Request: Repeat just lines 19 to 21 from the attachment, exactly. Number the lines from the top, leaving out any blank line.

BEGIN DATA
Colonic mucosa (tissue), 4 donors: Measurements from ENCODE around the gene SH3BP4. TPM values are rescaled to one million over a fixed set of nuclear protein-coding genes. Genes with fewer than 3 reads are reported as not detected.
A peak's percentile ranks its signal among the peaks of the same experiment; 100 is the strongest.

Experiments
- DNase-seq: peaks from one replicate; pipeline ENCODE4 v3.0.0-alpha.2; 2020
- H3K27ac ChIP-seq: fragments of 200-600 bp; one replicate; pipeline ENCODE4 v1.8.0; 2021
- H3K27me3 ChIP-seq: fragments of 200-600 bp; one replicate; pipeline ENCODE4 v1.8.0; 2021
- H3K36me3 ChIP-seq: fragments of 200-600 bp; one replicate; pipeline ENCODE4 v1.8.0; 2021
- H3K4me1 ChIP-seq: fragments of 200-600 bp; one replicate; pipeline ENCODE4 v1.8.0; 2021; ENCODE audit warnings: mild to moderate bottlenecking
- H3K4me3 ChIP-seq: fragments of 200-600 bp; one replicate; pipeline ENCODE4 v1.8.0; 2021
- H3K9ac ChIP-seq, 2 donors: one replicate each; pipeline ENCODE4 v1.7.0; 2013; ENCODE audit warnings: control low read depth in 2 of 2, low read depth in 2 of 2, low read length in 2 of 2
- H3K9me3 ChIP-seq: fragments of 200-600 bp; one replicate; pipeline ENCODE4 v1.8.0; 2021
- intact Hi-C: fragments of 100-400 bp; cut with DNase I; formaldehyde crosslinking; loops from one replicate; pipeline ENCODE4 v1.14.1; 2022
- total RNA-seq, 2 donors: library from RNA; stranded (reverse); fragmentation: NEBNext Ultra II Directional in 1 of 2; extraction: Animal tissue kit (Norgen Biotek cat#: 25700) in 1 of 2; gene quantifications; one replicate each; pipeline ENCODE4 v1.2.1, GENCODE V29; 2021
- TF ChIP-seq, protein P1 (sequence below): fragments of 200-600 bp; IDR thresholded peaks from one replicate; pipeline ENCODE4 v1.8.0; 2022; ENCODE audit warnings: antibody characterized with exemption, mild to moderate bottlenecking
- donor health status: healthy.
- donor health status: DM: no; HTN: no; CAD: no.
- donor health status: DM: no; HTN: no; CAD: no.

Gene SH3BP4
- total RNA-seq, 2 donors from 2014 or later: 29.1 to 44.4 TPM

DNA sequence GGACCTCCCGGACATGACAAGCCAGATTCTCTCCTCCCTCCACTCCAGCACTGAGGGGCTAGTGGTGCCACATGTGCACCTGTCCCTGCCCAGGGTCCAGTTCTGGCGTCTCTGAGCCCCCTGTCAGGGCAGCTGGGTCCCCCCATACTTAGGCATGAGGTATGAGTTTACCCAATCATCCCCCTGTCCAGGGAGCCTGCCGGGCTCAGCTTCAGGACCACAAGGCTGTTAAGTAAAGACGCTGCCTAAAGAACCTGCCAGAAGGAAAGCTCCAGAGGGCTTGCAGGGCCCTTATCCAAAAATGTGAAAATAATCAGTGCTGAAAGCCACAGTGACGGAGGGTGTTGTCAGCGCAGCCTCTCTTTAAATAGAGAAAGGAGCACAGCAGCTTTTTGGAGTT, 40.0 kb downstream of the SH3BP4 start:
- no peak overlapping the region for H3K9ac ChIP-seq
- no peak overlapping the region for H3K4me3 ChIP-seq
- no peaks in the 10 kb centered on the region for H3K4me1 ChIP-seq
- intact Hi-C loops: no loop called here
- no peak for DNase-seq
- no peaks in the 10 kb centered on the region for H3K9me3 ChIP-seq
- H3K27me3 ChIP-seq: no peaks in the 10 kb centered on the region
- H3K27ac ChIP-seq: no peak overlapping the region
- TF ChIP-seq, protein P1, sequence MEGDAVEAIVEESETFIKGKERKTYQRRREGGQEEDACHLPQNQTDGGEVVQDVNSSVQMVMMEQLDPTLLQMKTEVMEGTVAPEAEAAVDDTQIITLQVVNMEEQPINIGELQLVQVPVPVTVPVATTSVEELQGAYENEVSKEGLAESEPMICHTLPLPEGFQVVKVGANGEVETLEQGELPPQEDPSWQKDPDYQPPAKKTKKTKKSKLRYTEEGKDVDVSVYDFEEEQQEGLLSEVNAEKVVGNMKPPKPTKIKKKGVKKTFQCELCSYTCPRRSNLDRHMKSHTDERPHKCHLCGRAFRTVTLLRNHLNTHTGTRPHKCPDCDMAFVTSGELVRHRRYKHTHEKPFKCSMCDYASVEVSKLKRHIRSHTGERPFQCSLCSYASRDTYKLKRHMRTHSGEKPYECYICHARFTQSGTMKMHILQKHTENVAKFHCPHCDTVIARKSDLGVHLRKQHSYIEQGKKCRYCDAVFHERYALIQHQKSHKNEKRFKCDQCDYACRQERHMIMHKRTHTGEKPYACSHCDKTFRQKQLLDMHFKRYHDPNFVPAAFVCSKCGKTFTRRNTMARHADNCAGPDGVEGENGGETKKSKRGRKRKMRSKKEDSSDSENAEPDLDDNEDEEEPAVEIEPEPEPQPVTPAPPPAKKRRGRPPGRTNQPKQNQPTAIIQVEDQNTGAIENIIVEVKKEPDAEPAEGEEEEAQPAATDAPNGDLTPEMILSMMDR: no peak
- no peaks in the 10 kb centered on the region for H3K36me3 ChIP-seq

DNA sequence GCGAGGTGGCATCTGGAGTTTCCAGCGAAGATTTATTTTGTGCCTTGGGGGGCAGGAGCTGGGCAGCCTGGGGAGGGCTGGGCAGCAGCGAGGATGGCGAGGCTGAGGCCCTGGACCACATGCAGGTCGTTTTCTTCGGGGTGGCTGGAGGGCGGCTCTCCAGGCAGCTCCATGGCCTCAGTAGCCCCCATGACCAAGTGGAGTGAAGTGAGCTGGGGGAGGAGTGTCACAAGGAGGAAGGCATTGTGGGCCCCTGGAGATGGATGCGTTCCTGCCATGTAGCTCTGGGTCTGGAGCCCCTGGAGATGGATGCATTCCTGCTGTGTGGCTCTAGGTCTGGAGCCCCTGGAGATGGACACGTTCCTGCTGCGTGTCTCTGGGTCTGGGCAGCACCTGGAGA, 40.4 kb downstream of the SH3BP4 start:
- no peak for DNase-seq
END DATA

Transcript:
- total RNA-seq, 2 donors from 2014 or later: 29.1 to 44.4 TPM

DNA sequence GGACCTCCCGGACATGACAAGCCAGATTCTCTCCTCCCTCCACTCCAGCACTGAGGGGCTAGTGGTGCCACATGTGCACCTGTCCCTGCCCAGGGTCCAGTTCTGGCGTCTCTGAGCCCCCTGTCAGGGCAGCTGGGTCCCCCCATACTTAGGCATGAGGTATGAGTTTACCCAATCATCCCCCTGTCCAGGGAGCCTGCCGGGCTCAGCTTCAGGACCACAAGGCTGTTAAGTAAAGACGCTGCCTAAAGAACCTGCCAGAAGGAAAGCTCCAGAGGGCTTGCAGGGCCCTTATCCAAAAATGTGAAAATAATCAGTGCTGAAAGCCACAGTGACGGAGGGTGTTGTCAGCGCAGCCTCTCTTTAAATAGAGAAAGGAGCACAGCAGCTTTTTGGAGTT, 40.0 kb downstream of the SH3BP4 start:
- no peak overlapping the region for H3K9ac ChIP-seq